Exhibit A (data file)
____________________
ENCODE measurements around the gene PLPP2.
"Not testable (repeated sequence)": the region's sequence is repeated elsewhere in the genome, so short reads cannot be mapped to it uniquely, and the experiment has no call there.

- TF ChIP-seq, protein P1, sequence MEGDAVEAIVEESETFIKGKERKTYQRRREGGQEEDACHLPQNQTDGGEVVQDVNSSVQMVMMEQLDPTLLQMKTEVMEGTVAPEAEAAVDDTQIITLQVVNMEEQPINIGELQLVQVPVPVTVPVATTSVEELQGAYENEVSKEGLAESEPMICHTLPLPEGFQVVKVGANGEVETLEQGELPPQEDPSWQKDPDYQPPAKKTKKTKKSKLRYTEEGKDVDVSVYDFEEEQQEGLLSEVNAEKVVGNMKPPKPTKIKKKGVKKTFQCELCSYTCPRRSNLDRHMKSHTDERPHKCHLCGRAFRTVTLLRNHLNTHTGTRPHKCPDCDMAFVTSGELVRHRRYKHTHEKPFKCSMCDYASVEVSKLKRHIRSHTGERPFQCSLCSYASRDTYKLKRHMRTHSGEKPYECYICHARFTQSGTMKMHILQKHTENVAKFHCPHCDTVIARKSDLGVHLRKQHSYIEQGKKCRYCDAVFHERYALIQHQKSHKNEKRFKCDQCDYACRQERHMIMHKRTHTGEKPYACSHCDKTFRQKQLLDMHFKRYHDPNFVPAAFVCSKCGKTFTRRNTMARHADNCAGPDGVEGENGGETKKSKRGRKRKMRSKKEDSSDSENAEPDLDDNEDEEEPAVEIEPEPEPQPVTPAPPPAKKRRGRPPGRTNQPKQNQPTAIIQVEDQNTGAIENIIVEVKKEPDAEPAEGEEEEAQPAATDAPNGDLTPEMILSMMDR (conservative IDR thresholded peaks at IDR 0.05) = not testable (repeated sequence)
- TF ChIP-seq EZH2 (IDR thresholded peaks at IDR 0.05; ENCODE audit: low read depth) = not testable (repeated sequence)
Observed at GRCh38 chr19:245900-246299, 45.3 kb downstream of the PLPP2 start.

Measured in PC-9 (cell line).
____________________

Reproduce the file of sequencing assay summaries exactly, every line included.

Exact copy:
ENCODE measurements around the gene PLPP2.
"Not testable (repeated sequence)": the region's sequence is repeated elsewhere in the genome, so short reads cannot be mapped to it uniquely, and the experiment has no call there.

- TF ChIP-seq, protein P1, sequence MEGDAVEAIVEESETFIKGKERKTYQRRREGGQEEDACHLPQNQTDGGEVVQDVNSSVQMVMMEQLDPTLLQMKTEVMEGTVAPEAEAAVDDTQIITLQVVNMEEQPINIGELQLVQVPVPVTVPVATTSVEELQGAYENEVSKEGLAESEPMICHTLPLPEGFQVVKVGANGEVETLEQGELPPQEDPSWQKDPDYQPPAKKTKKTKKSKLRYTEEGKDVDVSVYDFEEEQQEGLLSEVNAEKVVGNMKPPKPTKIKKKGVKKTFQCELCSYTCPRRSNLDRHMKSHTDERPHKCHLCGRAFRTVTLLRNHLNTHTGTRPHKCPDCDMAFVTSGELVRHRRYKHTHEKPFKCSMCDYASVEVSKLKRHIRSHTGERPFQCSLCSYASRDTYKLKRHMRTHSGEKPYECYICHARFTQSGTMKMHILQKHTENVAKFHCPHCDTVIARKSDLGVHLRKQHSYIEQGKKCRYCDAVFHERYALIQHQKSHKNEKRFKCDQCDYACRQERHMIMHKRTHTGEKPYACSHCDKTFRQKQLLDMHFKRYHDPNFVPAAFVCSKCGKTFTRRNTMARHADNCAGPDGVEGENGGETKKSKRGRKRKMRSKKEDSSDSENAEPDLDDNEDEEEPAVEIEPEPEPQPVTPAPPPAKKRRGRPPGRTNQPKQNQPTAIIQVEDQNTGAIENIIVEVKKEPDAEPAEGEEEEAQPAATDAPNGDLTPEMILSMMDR (conservative IDR thresholded peaks at IDR 0.05) = not testable (repeated sequence)
- TF ChIP-seq EZH2 (IDR thresholded peaks at IDR 0.05; ENCODE audit: low read depth) = not testable (repeated sequence)
Observed at GRCh38 chr19:245900-246299, 45.3 kb downstream of the PLPP2 start.

Measured in PC-9 (cell line).